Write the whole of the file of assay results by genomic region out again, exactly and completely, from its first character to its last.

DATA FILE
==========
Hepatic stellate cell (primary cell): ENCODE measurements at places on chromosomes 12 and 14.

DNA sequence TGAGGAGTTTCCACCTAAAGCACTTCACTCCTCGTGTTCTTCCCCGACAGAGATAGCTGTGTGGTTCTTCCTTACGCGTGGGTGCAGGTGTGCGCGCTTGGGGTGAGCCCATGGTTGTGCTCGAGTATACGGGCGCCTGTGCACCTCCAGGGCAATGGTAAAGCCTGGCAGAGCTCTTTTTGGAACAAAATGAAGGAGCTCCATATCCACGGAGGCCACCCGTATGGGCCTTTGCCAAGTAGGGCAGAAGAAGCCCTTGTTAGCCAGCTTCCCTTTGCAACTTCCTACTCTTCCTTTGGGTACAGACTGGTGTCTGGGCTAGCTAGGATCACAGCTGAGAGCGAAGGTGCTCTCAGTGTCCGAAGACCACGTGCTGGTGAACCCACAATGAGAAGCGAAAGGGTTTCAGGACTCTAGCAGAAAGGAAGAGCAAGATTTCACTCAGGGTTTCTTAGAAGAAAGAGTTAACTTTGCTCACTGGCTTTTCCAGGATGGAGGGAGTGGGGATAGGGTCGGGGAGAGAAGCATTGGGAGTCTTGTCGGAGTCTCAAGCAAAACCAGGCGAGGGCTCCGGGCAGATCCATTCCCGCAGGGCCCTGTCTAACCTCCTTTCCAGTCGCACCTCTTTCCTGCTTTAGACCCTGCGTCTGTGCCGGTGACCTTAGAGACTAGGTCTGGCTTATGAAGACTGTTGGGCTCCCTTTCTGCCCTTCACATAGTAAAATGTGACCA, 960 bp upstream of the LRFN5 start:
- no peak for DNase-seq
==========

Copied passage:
Hepatic stellate cell (primary cell): ENCODE measurements at places on chromosomes 12 and 14.

DNA sequence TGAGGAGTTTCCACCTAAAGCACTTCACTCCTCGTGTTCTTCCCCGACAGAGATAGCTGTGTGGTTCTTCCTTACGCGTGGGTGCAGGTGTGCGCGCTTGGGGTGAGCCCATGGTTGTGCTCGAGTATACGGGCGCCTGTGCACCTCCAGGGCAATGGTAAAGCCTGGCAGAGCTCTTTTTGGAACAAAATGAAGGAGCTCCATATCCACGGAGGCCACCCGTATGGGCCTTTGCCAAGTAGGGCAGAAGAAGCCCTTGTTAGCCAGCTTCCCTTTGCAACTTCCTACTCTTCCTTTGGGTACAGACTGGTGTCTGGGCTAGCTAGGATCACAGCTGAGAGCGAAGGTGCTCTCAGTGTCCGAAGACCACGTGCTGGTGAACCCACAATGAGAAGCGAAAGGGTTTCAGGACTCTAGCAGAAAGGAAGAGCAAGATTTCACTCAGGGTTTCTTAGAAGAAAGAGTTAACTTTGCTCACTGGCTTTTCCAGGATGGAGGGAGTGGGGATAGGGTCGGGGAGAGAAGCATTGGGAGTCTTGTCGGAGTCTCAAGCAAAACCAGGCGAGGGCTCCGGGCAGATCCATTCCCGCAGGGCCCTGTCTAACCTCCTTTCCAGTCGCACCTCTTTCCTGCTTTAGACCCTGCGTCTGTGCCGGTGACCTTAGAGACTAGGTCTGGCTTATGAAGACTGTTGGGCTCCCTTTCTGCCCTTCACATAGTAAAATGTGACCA, 960 bp upstream of the LRFN5 start:
- no peak for DNase-seq